Grant Award Details
Complete a Phase 1b Trial of Hu5F9-G4 Monotherapy or Hu5F9-G4 in Combination with Azacitidine in Patients with Acute Myeloid Leukemia and Myelodysplastic Syndrome
Grant Application Details
- A Phase 1b Trial of Hu5F9-G4 Monotherapy or Hu5F9-G4 in Combination with Azacitidine in Patients with Acute Myeloid Leukemia
Therapeutic Candidate or Device
Hu5F9-G4 is a drug called an antibody that is designed to mobilize the body's immune system to eliminate cancer and cancer stem cells.
Patients with relapsed and/or refractory AML or newly diagnosed AML who cannot receive standard high dose chemotherapy.
This treatment targets cancer stem cells, which are cells thought to be responsible for how AML forms. Hu5F9-G4 targets a molecule on cancer cells called CD47, which acts as a "don't eat me" signal that cancer cells commandeer to avoid being ingested by the immune system. Hu5F9-G4 covers up this signal, allowing for the immune system to kill the cancer cells.
Unmet Medical Need
Acute myeloid leukemia (AML) affects over 13,000 adults annually and is one of the deadliest blood cancers in the United States. New therapies are needed as none available have been approved in over 40 years. Hu5F9-G4 alone or in combination has promising potential to benefit to AML patients.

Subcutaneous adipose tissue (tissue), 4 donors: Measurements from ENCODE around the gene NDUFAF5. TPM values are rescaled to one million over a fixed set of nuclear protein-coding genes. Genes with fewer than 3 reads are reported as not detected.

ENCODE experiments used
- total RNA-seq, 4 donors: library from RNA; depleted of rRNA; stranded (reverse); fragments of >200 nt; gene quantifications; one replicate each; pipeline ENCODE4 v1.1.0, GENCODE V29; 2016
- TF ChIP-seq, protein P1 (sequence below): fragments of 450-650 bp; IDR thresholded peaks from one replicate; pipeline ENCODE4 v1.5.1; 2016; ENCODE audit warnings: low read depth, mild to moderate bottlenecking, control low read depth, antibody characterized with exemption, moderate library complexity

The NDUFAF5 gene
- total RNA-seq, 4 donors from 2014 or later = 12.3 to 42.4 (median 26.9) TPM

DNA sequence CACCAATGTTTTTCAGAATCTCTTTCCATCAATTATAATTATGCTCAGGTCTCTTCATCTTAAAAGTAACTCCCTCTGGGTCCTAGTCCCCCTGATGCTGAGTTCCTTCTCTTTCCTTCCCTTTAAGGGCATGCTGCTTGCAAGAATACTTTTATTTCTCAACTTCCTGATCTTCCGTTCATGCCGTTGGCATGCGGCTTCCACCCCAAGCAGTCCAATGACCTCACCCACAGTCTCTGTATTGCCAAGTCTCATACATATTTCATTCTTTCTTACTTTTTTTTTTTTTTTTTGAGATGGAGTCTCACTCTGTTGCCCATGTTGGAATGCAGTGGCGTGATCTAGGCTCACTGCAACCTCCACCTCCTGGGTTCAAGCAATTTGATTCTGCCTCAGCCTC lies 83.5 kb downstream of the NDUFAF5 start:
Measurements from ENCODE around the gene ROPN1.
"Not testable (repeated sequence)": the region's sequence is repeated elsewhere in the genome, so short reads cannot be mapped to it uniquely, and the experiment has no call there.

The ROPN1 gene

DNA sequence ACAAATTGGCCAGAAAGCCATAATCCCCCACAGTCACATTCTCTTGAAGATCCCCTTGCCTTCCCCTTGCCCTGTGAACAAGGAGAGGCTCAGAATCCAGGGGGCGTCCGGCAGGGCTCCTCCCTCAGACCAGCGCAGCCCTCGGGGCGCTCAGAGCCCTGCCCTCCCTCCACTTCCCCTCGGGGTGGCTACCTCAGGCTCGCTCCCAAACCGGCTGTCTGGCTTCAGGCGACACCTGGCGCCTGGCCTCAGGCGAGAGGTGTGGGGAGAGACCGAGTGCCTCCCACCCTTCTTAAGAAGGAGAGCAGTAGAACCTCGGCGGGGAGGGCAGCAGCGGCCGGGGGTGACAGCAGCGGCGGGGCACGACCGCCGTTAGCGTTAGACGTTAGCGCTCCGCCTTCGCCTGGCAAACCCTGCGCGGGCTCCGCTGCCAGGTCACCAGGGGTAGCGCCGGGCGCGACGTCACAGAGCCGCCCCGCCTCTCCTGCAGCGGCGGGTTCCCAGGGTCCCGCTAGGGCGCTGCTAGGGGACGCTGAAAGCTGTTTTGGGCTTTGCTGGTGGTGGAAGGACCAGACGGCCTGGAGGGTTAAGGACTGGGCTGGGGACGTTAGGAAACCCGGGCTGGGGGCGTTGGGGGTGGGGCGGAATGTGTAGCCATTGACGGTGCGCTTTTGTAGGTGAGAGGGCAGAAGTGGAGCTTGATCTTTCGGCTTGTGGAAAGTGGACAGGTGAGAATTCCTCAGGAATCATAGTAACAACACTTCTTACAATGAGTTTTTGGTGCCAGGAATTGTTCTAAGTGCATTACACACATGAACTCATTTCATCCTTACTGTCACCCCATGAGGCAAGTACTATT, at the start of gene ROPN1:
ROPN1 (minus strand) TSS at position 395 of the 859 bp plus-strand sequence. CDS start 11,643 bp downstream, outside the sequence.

Phase 1b trials completed.
Major Proposed Activities
- Investigating how safe and well tolerated Hu5F9-G4 alone or in combination with azacitidine is in AML patients
- Investigating how effective Hu5F9-G4 alone or in combination with azacitidine in eliminating leukemic disease in AML patients
- Investigating the optimal dosing regimen of Hu5F9-G4 for the treatment of AML patients
Cancer is a leading cause of death in the US accounting for approximately 30% of all mortalities. Acute myeloid leukemia (AML) is one of the deadliest blood cancers, and generally the relative distribution of AML in California resembles that of the entire country. This proposal will explore the clinical benefit of Hu5F9-G4 treatment in patients with AML with treatment of patients in California and provide a basis to enable a follow-on trial seeking regulatory approval in AML.